.NET Authentication Controls
In the .NET, there are Authentication tags in the configuration file. The <authentication> element configures the authentication mode that your applications use.
The appropriate authentication mode depends on how your application or Web service has been designed. The default Machine.config setting applies a secure Windows authentication default as shown below.
<authentication mode="Windows" />
Forms Authentication Guidelines
To use Forms authentication, set mode=“Forms” on the <authentication> element. Next, configure Forms authentication using the child <forms> element. The following fragment shows a secure <forms> authentication element configuration:
<authentication mode="Forms"> <forms loginUrl="Restricted\login.aspx" Login page in an SSL protected folder protection="All" Privacy and integrity requireSSL="true" Prevents cookie being sent over http timeout="10" Limited session lifetime name="AppNameCookie" Unique per-application name path="/FormsAuth" and path slidingExpiration="true" > Sliding session lifetime </forms> </authentication>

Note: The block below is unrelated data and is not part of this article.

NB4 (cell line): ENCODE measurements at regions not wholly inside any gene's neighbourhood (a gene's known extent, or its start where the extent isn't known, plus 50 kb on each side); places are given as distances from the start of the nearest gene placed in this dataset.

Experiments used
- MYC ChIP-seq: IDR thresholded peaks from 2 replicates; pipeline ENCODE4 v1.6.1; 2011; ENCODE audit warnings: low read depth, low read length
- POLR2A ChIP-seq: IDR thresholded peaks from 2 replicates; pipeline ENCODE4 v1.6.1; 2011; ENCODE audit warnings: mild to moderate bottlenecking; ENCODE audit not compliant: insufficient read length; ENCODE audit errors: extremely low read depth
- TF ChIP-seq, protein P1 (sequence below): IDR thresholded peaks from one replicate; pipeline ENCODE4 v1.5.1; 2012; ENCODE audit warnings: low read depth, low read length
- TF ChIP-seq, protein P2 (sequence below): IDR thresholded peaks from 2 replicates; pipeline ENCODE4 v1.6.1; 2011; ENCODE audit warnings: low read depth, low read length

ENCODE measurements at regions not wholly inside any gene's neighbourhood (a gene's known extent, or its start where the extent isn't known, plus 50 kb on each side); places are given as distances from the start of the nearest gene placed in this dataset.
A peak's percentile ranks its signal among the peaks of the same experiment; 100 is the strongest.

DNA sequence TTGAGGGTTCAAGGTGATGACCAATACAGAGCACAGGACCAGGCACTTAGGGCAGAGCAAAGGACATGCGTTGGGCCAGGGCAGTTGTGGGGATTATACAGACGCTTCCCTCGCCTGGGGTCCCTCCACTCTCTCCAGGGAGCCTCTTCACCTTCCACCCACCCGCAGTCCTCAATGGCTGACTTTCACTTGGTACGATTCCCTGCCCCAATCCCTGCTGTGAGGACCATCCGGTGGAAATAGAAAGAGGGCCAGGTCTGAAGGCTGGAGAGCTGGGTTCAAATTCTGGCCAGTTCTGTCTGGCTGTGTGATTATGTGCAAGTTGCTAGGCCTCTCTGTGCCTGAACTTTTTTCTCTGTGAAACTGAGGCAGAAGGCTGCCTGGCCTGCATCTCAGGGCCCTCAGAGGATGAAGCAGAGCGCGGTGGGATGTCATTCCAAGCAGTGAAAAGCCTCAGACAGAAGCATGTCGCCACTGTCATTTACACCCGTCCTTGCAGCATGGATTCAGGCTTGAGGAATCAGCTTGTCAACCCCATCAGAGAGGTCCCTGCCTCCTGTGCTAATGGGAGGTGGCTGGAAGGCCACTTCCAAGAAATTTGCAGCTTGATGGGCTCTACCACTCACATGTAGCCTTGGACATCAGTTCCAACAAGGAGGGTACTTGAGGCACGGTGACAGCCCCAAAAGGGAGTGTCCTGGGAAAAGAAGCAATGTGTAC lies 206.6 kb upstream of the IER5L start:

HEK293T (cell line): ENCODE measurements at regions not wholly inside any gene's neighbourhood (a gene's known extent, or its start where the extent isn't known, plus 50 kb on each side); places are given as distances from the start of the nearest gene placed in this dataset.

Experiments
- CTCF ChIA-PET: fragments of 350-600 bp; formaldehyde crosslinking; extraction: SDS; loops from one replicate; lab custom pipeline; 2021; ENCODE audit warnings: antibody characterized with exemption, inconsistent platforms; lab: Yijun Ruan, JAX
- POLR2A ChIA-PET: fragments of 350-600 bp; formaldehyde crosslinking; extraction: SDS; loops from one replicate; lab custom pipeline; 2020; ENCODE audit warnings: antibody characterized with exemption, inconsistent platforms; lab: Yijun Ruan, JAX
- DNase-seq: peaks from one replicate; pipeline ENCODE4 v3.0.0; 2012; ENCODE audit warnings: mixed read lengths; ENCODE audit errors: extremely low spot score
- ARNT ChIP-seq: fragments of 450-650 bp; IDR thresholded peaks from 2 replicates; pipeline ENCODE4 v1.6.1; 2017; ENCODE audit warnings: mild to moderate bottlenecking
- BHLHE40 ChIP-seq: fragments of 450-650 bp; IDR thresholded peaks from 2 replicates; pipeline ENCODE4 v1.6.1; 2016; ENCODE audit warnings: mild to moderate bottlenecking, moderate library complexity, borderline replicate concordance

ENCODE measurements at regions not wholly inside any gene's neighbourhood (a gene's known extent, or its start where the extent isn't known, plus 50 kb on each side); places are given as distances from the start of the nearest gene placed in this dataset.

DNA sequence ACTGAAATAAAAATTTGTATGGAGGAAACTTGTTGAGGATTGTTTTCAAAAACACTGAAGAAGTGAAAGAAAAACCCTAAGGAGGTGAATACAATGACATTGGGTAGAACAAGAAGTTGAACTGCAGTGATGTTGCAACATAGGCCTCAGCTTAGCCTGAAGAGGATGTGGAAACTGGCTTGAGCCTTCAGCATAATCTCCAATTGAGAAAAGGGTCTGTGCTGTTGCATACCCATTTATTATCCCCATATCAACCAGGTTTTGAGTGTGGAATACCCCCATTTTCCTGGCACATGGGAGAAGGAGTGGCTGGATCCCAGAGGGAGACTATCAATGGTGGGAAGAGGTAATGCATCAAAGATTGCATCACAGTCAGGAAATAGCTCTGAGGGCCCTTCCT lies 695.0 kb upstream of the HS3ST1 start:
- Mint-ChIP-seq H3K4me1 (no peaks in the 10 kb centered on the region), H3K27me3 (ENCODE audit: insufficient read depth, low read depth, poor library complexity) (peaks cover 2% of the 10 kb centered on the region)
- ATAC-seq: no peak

Use the following recommendations to improve Forms authentication security:
- Partition your Web site.
- Set protection=“All”.
- Use small cookie time-out values.
- Consider using a fixed expiration period.
- Use SSL with Forms authentication.
- If you do not use SSL, set slidingExpiration = “false”.
- Do not use the <credentials> element on production servers.
- Configure the <machineKey> element.
- Use unique cookie names and paths.
For classic ASP pages, authentication is usually performed manually by including the user information in session variables after validation against a DB, so you can look for something like:
Session ("UserId") = UserName Session ("Roles") = UserRoles